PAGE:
For new students, grants make a difference—so they can, too
The seeds of the AOA/AOSA “Opportunities in Optometry” Grant program are bearing first fruits.
Some grant recipients have already enrolled in optometry school, including first-year students Gabrielle Tull at Pennsylvania College of Optometry at Salus University and Ijem Ozodigwe at New England College of Optometry.
Ozodigwe says she welcomed the grant.
“It had a significant impact on helping me acquire the materials I needed to start school, as well as alleviating some of the financial stressors that come with school,” she says. “Because of the grant, I felt like I was able to focus more on the learning being done and I could put all of my energy into that.”
Salus’ Tull echoes the sentiment.
“The grant has helped me tremendously with finances during my first few months in optometry,” she says. “Getting the grant helped to reimburse me for the costs of the OAT, school applications (I applied to four different schools) and travel to take my OAT.”
32 grants awarded in 2021
The grant program, managed by Optometry Cares®—The AOA Foundation, provides a one-time stipend to students from traditionally underrepresented minority groups within optometry to help defray the costs associated with applying for optometry school. Stemming from the work of the AOA Diversity, Equity and Inclusion Task Force and the AOSA Diversity Project Team, the grants represent a concerted effort to not only build diversity, equity and professional leadership in optometry but also encourage expanded access to primary eye care in the U.S.
Thirty-two grants of $1,500 each were awarded in 2021 to students meeting the eligibility and application criteria, as well as an essay requirement, subsequently reviewed by a selection committee. Grant funding is intended to offset fees associated with the Optometry Admission Test (OAT), school applications, professional attire or travel-related expenses associated with interviews. The program was made possible by a generous donation from EssilorLuxottica and gifts from the AOA and AOSA.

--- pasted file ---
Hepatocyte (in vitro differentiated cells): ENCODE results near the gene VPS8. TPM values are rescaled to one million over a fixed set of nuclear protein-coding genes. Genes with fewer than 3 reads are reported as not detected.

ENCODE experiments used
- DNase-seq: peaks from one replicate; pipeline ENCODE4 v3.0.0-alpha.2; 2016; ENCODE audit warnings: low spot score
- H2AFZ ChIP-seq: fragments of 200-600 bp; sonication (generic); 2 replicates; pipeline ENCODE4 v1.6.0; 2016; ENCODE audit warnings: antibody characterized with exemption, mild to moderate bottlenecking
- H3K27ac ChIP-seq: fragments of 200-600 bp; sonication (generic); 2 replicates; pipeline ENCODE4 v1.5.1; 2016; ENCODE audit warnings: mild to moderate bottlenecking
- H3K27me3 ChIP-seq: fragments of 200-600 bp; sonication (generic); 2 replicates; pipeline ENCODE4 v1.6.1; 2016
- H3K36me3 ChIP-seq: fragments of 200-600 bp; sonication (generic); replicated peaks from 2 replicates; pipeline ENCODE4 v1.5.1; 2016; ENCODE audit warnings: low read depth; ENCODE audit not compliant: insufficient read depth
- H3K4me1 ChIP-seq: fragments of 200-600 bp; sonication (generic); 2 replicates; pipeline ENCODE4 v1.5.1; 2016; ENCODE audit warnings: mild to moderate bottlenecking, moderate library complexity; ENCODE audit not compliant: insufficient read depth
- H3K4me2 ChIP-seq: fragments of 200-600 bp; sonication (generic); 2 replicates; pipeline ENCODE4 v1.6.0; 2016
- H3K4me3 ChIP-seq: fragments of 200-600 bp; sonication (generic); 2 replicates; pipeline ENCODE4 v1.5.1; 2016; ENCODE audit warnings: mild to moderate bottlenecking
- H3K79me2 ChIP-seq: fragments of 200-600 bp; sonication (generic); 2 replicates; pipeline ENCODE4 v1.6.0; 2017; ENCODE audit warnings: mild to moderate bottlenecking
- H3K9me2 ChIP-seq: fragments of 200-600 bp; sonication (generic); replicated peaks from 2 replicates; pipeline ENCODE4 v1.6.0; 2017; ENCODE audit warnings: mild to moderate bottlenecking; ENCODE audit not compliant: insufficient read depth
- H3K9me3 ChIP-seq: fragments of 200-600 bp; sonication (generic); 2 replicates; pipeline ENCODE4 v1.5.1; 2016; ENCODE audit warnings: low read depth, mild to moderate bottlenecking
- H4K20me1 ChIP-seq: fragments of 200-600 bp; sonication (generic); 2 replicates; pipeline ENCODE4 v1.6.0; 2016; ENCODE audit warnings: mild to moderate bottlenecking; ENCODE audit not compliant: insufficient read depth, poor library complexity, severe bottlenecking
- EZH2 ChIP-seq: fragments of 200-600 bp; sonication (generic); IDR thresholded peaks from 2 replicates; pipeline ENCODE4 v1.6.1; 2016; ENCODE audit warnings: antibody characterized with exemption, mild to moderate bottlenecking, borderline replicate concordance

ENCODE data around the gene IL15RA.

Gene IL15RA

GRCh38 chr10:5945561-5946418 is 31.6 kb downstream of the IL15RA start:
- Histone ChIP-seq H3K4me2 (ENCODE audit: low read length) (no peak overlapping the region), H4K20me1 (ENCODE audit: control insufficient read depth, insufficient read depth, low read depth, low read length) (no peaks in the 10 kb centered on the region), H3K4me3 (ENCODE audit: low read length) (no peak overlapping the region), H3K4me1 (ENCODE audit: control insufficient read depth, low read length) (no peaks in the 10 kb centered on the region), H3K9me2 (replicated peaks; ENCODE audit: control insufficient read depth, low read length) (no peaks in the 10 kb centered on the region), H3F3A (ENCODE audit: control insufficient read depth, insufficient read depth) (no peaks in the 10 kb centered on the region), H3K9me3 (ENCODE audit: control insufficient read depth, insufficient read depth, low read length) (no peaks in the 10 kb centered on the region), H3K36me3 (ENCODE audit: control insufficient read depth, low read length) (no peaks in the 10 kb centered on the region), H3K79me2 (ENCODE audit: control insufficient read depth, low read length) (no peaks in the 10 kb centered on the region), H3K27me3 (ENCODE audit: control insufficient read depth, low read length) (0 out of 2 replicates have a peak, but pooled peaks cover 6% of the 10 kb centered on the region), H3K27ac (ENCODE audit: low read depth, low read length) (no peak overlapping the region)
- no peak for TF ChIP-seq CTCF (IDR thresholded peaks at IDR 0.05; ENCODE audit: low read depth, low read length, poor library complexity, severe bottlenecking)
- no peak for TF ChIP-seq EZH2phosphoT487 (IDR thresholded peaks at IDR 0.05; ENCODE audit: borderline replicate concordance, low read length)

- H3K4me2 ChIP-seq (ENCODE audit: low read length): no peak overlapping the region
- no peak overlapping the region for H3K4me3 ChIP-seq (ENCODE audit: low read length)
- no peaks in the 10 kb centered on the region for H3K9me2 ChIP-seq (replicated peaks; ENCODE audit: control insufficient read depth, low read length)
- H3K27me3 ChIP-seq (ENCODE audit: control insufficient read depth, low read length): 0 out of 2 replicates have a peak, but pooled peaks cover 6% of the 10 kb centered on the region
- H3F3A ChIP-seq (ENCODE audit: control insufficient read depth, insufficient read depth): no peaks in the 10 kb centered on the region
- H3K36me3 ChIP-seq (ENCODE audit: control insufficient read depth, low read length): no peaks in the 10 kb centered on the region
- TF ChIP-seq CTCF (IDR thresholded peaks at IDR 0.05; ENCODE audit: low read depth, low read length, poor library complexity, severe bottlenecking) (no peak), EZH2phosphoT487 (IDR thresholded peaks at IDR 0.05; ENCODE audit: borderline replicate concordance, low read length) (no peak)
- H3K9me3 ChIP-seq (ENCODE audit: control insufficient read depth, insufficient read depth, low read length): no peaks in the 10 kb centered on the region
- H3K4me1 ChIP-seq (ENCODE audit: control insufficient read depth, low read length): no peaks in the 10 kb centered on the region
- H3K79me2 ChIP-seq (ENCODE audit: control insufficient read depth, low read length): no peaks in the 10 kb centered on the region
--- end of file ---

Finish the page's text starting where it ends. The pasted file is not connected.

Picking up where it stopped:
Although both students acknowledge that they were just at the beginning of their journeys to become doctors of optometry, they were still eager to pursue the profession and provide increased access to care to patients.
Says Tull: “I chose optometry because of my experience with family members as well as my experience working as an ophthalmic technician. I know that there can be eye health disparities in the Black community. I want to be an advocate in my community to educate others to help prevent future vision loss in my patients/community.”
Ozodigwe says she once benefitted from the care of her own eye doctor and hopes to make a difference to others someday. Her own improved vision gave her confidence and led to a better quality of life, she says.
It was a gift she wants to share with others.
“I chose to pursue a career in optometry because I have a desire to help populations with individuals who may not have had access to resources such as eye doctors,” Ozodigwe says. “Not only have I seen communities lacking such resources, but I have lived in these communities as well and I feel like going to the eye doctor and getting your eyes checked on a regular basis will help prevent and improve potential eye and other health problems.”
Support Opportunities in Optometry
Through the work of the AOA Diversity, Equity and Inclusion Task Force and the AOSA Diversity Project Team, optometry’s advocates are listening closely to colleagues nationwide to ensure optometry leads in engaging and encouraging a diverse, equitable profession going forward. Opportunities in Optometry grants are an integral part of the sustained commitment necessary to affect change, and members’ and organizations’ support in this mission is welcomed.
Here are two ways to support the program:
- Donate to support Optometry Cares—The AOA Foundation. Your contribution can help offset the cost of study materials, application fees or transportation for an optometry school interview for an Opportunities in Optometry grant recipient.
- Learn more about the AOA/AOSA Opportunities in Optometry Grant program.Encourage applicants to visit the Optometry Cares website for eligibility criteria and additional application information. The next round of grant applications will be accepted in 2022.
In June, the AOA House of Delegates approved changes to the Accreditation Council on Optometric Education that increased the number of members on its board from 11 to 13. The council also announced the passing of the baton to new leadership.
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